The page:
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Avoid false equivalence: You can critique Elon Musk without derailing the discourse

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I don’t care much for Elon Musk. There. I got the mandatory mantra out of the way before stating the following: As far as I know, some people have unjustly and groundlessly used fallacies to connect Musk to a far-right movement in the US, a false equivalence.

The other week, Musk fell victim to a so-called informal fallacy. It’s hard to track all the drama Musk’s been involved in lately, but one of his tweets caught my attention. Not his tweet, maybe, but some of the public’s reactions to the tweet were a bit over the top. If you’re not part of Twitter, you might have missed it. Elon wrote “Follow,” followed by an emoticon of a rabbit.

The Musk–QAnon connection 

Of course, my first thought was, “Oh, he’s riding the Matrix wave now.” In the movie’s introduction, the overworked and bored protagonist, Neo, wakes up to messages on his black computer screen. The last message reads, “Follow the rabbit. Knock, knock, Neo.” A second later, someone knocks twice on his door. “Knock knock.”

Following the rabbit introduces Neo to a reality that transforms him and his surrounding society. The rabbit symbolizes Neo’s first step to discovering the Truth.

So, Musk’s tweet might be referring to that scene when he invites the audience to follow the rabbit. He might also have been high, watching Alice in Wonderland. Who knows for sure? He might.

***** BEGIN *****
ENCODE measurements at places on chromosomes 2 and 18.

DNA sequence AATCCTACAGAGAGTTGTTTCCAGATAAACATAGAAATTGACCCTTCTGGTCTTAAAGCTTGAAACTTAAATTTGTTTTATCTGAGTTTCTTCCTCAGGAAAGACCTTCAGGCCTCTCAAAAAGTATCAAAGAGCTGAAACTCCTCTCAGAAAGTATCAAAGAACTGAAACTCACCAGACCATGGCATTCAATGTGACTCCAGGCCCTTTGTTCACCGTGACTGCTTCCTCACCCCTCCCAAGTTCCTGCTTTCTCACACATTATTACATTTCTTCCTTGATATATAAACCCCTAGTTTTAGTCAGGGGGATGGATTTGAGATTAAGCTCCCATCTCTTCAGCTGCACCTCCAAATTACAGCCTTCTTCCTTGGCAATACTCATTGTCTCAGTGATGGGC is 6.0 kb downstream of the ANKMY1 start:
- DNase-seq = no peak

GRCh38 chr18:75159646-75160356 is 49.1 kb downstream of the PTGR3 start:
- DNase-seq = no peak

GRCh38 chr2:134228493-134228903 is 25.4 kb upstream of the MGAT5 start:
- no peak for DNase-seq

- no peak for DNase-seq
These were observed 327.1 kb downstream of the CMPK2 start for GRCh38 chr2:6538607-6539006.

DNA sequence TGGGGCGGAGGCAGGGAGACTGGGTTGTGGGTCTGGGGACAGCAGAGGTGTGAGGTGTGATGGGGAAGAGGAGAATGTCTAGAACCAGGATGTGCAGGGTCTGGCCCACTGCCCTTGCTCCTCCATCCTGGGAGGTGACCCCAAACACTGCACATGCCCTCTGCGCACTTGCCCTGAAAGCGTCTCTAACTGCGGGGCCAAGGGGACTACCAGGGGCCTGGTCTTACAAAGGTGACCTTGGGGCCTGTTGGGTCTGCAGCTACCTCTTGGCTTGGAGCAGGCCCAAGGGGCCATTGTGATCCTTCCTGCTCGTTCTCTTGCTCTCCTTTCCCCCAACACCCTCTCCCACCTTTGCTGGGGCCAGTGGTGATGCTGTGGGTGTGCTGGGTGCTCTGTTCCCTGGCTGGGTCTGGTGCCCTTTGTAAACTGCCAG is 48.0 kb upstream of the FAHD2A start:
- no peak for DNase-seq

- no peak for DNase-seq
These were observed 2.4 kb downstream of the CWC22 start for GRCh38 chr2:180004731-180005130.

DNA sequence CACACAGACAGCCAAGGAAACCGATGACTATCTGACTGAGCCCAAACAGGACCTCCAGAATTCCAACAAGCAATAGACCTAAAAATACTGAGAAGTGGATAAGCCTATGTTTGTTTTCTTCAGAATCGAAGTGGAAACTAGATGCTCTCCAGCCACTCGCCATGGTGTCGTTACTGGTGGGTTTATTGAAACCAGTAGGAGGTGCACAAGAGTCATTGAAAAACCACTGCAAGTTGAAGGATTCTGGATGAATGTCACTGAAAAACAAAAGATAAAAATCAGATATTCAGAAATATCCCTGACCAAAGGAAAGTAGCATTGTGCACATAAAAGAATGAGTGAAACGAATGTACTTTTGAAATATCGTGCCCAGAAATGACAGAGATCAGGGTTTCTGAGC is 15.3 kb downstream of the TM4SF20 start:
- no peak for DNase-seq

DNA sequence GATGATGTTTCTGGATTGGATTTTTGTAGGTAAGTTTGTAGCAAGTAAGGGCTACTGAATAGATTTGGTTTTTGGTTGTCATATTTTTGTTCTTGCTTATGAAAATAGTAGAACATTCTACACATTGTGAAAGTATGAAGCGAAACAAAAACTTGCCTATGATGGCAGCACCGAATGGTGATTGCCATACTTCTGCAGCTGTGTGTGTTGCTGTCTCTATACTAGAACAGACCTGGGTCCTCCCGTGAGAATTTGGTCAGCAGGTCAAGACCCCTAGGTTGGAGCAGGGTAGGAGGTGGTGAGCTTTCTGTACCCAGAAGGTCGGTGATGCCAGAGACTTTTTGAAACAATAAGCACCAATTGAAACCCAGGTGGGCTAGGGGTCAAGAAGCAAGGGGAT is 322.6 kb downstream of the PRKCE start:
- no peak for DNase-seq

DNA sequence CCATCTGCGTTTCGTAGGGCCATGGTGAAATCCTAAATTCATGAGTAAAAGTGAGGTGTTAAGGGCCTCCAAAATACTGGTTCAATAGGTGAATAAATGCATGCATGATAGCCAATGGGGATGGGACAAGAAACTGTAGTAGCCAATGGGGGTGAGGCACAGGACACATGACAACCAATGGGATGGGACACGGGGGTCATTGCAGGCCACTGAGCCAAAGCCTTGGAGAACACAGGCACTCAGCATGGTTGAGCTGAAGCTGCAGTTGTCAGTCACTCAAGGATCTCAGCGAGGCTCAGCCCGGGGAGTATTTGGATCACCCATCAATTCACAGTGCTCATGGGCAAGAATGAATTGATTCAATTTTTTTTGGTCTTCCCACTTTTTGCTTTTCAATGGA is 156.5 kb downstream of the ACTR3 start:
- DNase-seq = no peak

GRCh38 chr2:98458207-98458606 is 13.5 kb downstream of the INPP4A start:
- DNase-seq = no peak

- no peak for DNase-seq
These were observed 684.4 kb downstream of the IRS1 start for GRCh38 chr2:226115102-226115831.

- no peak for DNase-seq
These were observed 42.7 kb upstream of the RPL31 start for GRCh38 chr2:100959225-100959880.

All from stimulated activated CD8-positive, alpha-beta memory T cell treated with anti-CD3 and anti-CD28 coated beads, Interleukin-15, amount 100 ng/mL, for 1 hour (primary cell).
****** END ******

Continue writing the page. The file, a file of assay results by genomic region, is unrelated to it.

Still, some of Musk’s adversaries drew an immediate parallel between him and QAnon, a far-right and conspiratorial political movement in the US. QAnon supporters apparently invite people to “follow the white rabbit” to find the Truth.

The false equivalence fallacy

One of the most disingenuous moves you can make with someone you disagree with is to use misleading information, especially if it can hurt that person’s reputation. This dishonesty can take the shape of informal fallacies, which are errors in reasoning with flawed content or structure of arguments.

You’ve probably experienced informal fallacies during disagreements, where your opponent (or you) doesn’t address the argument at stake but instead shifts the attention. For example, attacking the opponent’s characteristics and not their arguments is an example of an informal fallacy called ad hominem.

These accusers may be right. Musk might be involved in fringe political organizations. But, until someone truly connects the dots between Musk and QAnon by direct links, such accusations may fall under a type of informal fallacy called a false equivalence.

A false equivalence occurs when two seemingly similar things are treated as if they are equal or equivalent when, in fact, they’re not. It’s often used in discussions to diminish an opponent’s credibility or deceive the audience to make an argument seem more reasonable or plausible.